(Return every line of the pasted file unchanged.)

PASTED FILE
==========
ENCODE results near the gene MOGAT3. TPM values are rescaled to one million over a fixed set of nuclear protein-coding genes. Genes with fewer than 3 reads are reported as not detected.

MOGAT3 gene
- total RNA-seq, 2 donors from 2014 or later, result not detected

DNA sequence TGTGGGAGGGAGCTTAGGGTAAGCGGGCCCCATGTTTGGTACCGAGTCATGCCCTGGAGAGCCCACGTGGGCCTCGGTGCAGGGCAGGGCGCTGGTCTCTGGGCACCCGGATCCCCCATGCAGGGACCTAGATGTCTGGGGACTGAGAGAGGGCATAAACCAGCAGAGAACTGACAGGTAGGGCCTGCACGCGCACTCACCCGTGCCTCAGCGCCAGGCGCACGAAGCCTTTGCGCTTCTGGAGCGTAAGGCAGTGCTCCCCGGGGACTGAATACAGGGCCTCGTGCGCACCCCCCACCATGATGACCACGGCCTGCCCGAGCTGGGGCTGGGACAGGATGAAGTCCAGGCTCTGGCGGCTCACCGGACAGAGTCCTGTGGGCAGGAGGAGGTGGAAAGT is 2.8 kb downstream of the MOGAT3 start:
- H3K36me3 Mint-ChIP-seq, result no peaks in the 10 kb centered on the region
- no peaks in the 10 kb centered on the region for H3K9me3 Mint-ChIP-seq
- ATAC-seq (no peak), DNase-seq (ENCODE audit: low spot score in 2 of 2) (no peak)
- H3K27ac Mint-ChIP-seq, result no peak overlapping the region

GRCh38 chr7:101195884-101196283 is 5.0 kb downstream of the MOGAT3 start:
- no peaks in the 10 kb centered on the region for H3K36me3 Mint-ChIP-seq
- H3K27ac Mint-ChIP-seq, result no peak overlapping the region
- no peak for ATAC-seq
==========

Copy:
ENCODE results near the gene MOGAT3. TPM values are rescaled to one million over a fixed set of nuclear protein-coding genes. Genes with fewer than 3 reads are reported as not detected.

MOGAT3 gene
- total RNA-seq, 2 donors from 2014 or later, result not detected

DNA sequence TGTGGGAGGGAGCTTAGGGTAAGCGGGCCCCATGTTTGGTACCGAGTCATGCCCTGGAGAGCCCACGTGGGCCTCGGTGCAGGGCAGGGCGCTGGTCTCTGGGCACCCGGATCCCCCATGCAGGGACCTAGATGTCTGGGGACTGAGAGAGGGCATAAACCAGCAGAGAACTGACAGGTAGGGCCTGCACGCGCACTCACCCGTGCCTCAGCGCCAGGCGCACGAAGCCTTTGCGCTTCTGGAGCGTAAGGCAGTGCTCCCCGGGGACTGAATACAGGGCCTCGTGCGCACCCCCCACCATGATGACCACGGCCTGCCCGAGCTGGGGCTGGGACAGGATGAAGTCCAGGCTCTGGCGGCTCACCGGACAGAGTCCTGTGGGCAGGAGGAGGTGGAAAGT is 2.8 kb downstream of the MOGAT3 start:
- H3K36me3 Mint-ChIP-seq, result no peaks in the 10 kb centered on the region
- no peaks in the 10 kb centered on the region for H3K9me3 Mint-ChIP-seq
- ATAC-seq (no peak), DNase-seq (ENCODE audit: low spot score in 2 of 2) (no peak)
- H3K27ac Mint-ChIP-seq, result no peak overlapping the region

GRCh38 chr7:101195884-101196283 is 5.0 kb downstream of the MOGAT3 start:
- no peaks in the 10 kb centered on the region for H3K36me3 Mint-ChIP-seq
- H3K27ac Mint-ChIP-seq, result no peak overlapping the region
- no peak for ATAC-seq